Kitty can be finicky, but can you blame her? Try these ideas to keep your cat’s litter box pleasing to her and easier on the eye for you.

Cleanliness is important when you have a cat. You might not think so at first, but your kitty wants a nice, consistent place to do her business. And you want to keep odors down and the litter box away from guests and heavy traffic areas. Here are a few ideas for placing or disguising your cat’s litter box.

Try High-Tech Solutions

You can go modern and spend a little on your precious feline with some of the new cool litter boxes. The Mox Litter Tower looks like a tiny trash can but is designed to keep litter in the can – and off your cat’s paws. That means less on your floor, too. It’s designed to keep dogs’ noses out of the litter as well.

You can also buy designer kitty houses, domes, and a box that dumps the waste into a tray when you turn it over for easier cleaning. And the Cat Genie, well, it’s a toilet for your kitty, so the only place to put this bad boy is in the restroom next to your own throne. Let your cat decide who gets the velvet trim.

Or purchase a combination planter/litter box. It’s decorative from top to bottom and has a neat hole in the middle for your cat to enter. You can put a plant in the top, place it in the corner, and turn the opening any direction you like.

Or Make a DIY Litter Box Cover

There are several DIY projects that you can take on to improve the look and disguise of your kitty’s litter. Place the litter box inside an unused cabinet, used chest or other box. A laundry or mud room usually are your best bets. Cut a hole in the lower cabinet or remove a door and place the litter box inside. Just make sure your kitty has plenty of room to stand up and turn around inside the cabinet.

Some cats will use kitty doors, much like dog doors, and do their thing outside. If you don’t want your tomcat roaming the neighborhood all night, rely on the outside door (or window, at least while your cat is spry enough to jump) during the day or when you’re home and use a litter box at other times. It will cut down on the amount of use for the inside box. Or use a kitty door into a cabinet or small closet, especially if the only spot you have is in a traffic area.

Try the same trick with an end or side table. But if you place the table in a living area, you’ll need to be especially vigilant about keeping the box clean.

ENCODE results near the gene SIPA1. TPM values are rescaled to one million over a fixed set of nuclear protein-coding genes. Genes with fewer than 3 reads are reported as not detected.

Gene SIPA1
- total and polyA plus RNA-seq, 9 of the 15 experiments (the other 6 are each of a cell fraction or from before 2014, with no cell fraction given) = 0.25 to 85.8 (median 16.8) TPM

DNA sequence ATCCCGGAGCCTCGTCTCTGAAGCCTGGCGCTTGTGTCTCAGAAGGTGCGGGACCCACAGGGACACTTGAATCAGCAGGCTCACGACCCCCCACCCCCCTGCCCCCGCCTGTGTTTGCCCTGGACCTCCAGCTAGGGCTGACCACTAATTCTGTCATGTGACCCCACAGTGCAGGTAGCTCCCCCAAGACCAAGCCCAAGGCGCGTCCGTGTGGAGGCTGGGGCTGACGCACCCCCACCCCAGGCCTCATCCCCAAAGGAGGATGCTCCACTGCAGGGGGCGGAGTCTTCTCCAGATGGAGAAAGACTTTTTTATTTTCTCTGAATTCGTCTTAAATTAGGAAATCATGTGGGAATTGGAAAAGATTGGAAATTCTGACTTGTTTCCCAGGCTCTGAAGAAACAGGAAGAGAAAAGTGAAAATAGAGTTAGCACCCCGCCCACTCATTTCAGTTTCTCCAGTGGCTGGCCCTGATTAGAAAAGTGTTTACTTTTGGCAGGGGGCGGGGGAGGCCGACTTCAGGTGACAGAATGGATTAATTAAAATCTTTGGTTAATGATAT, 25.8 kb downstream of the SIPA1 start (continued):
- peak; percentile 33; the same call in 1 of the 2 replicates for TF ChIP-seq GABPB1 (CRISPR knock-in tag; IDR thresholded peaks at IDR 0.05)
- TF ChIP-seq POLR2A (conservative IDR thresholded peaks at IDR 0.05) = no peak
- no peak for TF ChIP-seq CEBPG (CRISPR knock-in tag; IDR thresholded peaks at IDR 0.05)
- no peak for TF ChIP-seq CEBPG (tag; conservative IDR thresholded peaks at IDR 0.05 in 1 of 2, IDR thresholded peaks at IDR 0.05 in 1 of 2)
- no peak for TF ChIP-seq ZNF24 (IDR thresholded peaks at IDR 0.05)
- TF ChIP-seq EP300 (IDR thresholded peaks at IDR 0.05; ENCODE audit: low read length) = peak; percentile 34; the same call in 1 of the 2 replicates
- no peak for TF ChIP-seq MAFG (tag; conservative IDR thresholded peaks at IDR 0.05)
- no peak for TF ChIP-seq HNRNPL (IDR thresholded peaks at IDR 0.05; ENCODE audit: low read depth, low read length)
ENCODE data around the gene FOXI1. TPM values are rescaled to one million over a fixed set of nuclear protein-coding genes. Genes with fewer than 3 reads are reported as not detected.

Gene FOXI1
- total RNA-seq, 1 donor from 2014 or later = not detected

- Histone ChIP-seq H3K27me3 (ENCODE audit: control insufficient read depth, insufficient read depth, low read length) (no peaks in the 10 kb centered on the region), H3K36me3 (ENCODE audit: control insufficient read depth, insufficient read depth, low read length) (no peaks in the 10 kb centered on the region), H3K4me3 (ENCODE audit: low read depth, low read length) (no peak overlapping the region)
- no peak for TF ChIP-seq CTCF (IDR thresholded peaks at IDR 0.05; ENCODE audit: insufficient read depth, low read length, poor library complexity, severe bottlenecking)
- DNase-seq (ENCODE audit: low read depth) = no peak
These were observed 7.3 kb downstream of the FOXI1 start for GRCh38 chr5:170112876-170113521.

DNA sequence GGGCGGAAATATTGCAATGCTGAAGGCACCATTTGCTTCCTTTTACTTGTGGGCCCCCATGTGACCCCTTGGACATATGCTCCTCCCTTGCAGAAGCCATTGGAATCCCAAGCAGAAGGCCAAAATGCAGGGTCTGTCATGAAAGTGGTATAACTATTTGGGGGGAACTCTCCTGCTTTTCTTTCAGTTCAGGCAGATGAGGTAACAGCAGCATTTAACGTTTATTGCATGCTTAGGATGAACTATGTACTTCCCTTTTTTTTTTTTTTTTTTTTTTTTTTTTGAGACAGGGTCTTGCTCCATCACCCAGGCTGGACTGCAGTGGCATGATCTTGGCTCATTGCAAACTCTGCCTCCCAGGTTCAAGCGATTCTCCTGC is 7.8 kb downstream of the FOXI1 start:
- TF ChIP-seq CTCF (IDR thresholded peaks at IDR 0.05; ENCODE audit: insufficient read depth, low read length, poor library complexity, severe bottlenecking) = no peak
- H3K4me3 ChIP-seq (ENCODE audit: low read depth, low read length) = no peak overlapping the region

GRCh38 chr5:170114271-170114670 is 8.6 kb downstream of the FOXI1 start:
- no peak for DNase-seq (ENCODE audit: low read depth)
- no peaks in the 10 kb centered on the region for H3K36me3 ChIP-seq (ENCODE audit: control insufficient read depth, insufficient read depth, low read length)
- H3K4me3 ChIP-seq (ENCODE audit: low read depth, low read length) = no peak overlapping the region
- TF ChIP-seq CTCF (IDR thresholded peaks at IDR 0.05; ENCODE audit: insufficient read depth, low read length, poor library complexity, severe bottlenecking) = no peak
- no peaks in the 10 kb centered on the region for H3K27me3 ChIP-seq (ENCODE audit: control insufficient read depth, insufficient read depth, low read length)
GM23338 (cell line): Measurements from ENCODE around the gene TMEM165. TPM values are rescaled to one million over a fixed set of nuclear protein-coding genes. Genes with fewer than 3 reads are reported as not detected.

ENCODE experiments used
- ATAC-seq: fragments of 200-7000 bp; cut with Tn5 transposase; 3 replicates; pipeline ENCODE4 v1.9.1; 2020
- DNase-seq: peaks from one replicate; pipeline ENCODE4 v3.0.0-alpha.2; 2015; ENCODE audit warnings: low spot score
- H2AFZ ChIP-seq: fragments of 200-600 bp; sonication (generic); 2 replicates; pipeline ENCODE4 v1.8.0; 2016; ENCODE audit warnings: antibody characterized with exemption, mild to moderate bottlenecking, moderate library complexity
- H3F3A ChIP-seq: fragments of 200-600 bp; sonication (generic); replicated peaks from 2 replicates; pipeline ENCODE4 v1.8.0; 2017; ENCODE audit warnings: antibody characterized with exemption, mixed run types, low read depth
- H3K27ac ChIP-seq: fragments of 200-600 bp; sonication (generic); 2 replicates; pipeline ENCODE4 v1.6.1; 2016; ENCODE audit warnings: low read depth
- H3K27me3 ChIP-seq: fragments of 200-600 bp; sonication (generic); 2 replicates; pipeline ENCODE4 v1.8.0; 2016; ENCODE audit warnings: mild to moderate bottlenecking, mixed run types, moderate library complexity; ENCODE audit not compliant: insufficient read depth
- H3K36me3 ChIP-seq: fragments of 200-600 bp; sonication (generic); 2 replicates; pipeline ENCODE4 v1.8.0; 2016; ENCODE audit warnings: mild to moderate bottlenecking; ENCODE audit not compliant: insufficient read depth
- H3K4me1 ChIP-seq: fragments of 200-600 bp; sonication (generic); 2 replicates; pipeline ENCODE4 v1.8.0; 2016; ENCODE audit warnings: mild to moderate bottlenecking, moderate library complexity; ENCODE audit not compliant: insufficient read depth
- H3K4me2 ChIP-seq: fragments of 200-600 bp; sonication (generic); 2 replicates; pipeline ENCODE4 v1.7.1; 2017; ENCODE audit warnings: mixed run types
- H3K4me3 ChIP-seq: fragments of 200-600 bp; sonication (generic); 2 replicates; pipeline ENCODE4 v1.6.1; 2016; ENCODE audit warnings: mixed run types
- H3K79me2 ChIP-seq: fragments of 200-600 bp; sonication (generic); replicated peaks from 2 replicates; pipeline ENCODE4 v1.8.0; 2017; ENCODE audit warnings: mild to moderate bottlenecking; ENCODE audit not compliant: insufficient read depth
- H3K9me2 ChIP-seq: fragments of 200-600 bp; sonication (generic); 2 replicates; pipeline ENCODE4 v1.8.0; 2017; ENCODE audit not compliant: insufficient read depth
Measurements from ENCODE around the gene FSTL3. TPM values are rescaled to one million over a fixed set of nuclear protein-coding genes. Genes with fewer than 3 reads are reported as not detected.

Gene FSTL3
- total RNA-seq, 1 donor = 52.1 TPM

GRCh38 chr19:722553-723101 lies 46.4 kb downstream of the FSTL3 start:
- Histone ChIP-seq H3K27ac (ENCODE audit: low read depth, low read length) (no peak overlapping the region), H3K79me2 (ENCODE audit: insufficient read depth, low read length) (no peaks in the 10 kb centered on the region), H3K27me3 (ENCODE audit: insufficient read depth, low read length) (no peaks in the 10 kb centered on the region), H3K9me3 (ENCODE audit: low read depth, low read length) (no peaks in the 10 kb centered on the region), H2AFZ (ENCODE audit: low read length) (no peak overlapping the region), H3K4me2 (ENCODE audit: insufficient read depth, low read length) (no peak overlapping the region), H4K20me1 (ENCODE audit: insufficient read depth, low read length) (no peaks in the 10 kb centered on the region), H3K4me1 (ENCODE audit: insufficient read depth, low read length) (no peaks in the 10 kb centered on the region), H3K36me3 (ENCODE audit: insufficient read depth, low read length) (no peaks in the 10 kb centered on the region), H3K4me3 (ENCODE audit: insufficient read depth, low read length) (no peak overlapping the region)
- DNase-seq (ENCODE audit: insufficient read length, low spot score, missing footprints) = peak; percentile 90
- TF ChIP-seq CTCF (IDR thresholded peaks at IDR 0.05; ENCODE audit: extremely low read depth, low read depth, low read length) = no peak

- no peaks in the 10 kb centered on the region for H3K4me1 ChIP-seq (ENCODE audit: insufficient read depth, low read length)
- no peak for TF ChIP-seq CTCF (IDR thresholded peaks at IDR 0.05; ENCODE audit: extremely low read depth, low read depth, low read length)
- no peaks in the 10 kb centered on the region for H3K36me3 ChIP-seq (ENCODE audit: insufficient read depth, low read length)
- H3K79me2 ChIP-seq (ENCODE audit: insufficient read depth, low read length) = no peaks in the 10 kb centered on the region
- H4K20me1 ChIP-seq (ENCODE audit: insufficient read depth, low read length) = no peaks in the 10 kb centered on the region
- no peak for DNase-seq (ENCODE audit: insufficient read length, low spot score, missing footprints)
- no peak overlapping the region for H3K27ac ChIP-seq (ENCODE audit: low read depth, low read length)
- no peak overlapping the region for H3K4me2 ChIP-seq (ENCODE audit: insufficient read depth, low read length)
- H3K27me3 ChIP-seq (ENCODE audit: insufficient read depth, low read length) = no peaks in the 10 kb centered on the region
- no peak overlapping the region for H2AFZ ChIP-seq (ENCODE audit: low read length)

Fashion a rustic box using old wine crates or re-purposed wood. Assuming your kitty is willing to go inside, you can tuck the plastic litter box on the floor and use the natural cut of the handle on the bottom or top box. Cut a larger opening in the other box and attach the back with hinges.

Or build your own box to size and taste. Just be sure you have one side opening large enough for your cat to fit through and a removable or hinged top so you can reach in to clean or remove the litter box.

Check with Kitty

On any of these designs, whether you use an existing piece of furniture, a trunk, a handmade box, or an inexpensive, self-assembled cabinet, try placing the kitty’s entry on a side or back. If you’ve got a smart, cooperative cat (and who doesn’t, come on?!), your cat will figure out how to get in. You can leave the top open until your cat is comfortable, and then try a few rounds with the top down to see if your cat still likes riding that way. And always make sure that if you prop open an entry door for your cat, you make sure it can’t shut from either direction and lock your cat in.

And no matter the solution you choose, keep your kitty’s litter box and feeding station separated. You keep yours separate, right?

Of course, you could go to all this trouble to disguise your kitty’s litter box, only to have her turn up her nose at it like yesterday’s gourmet giblets. So don’t spend too much money, especially making several solutions, until you make sure they work with your cat. The Humane Society recommends a box on every level of your home, so get creative! 

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